Copyright Limitations and Exceptions for Libraries & Archives

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Copyright limitations and exceptions are fundamental for access to knowledge and thus for human and social development.

Why is IFLA advocating for copyright reform at WIPO?

Copyright laws are meant to balance the public interest in accessing information with the rights of authors, artists, and publishers. In some countries, copyright laws include provisions so libraries and archives can provide public access to the world’s knowledge—but in many countries, these exceptions apply only to resources that exist in traditional formats. Outdated copyright laws increasingly prevent libraries and archives from performing their most basic functions, simply because resources are now digital. In a number of countries, particularly in Africa and Latin America, there are no exceptions safeguarding the services of libraries and archives at all.

As rules in favor of copyright holders have increased through binding global treaties, rules for libraries and archives that enable access to information have stayed frozen. The result is a broken copyright system that:

  • Deepens inequalities in public knowledge and skills
  • Creates permanent holes in the historical record
  • Prevents information created today from being available for future generations

IFLA believes that international action is needed to ensure essential library and archive functions continue to be preserved in copyright laws.

What would an international framework look like?

IFLA is seeking an international framework that will facilitate library lending, inter library loan and document supply in digital and print forms; enable use of orphan works; ensure the ability to acquire eBooks from publishers; protect library exceptions from override by contract; among other important library activities. The Treaty Proposal on Copyright Exceptions and Limitations for Libraries and Archives was created by library and archive experts to guide Member States at the SCCR on model copyright provisions and needs to support the activities of these sectors.

What stage are the negotiations at?

Following the successful conclusion of a treaty to ensure access to works for visually impaired people (the Marrakesh Treaty) in June 2013, copyright exceptions and limitations for libraries and archives are high on the SCCR agenda. This is an important opportunity to establish the concerns of libraries and archives, and build momentum to advance SCCR discussions towards an international instrument.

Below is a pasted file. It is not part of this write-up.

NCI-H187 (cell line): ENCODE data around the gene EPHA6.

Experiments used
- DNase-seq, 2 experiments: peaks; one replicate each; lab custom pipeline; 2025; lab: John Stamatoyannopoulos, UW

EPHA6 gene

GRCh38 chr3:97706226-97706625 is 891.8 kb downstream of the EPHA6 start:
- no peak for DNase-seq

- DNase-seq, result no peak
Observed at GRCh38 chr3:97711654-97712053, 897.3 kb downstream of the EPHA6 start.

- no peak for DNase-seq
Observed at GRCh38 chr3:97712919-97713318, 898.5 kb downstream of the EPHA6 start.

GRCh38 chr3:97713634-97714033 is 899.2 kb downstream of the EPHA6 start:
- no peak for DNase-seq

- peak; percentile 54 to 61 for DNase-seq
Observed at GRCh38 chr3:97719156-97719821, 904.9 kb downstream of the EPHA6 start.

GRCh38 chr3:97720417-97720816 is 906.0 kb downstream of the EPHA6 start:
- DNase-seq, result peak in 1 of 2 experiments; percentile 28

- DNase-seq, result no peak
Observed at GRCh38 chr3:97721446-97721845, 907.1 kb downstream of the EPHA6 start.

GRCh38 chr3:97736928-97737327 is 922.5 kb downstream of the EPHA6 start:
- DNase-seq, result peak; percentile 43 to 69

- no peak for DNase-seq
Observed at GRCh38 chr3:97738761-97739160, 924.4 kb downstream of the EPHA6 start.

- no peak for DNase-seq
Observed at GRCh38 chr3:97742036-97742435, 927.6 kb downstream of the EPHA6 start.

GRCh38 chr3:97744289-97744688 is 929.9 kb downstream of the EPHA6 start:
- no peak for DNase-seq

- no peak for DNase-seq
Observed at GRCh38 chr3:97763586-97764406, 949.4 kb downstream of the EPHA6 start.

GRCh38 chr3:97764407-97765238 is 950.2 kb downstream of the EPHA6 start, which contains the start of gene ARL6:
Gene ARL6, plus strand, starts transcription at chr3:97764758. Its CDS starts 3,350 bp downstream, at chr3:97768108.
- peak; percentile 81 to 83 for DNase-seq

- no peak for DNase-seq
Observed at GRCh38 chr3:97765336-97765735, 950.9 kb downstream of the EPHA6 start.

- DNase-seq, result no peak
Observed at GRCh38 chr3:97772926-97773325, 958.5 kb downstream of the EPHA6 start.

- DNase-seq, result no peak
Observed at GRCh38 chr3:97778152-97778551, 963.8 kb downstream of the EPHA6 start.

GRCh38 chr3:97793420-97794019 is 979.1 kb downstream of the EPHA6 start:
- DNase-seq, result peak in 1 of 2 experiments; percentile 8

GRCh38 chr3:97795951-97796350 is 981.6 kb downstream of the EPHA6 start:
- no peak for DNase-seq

Last update: 30 September 2016

Latest News

IFLA Promotes Library and User Interests at WIPO

IFLA joined a coalition of international and national NGOs at the 33rd meeting of the Standing Committee on Copyright and Related Rights (SCCR) of the World Intellectual Property Organisation (WIPO) on 14-18 November 2016. While IFLA works to achieve individual reforms at the national and regional level, WIPO is still the most effective place for achieving change which will allow libraries around the world to do their jobs in a digital age.

24 November 2016 | CLM (Committee on Copyright and other Legal Matters), Access to information, Access to knowledge, Copyright

Continuing the Fight for Access to Knowledge – IFLA Returns to Geneva

Libraries in too many countries around the world lack the basic laws needed to do the best by their communities. And even where laws exist, they frequently fail to take account of the realities of the digital age. As such, the gap between what our communities expect and what libraries are able to offer is growing. The World Intellectual Property Organisation and its members can help overcome this.

13 November 2016 | CLM (Committee on Copyright and other Legal Matters), Access to information, Access to knowledge, Copyright, WIPO

Literacy and a Love of Reading Boosted by European Judges’ eBook Decision

Libraries play a crucial role in bringing people to reading. From children’s books to the latest thrillers, they are the safety value in the copyright system that prevents access to culture being the preserve of the better off. But eLending has been surrounded by legal uncertainty for many years. Today, European judges decided that eBooks could indeed be treated as books, but further analysis of the decision will be necessary to understand its implications and limits.

10 November 2016 | CLM (Committee on Copyright and other Legal Matters), Access to information, Copyright, E-Learning, Europe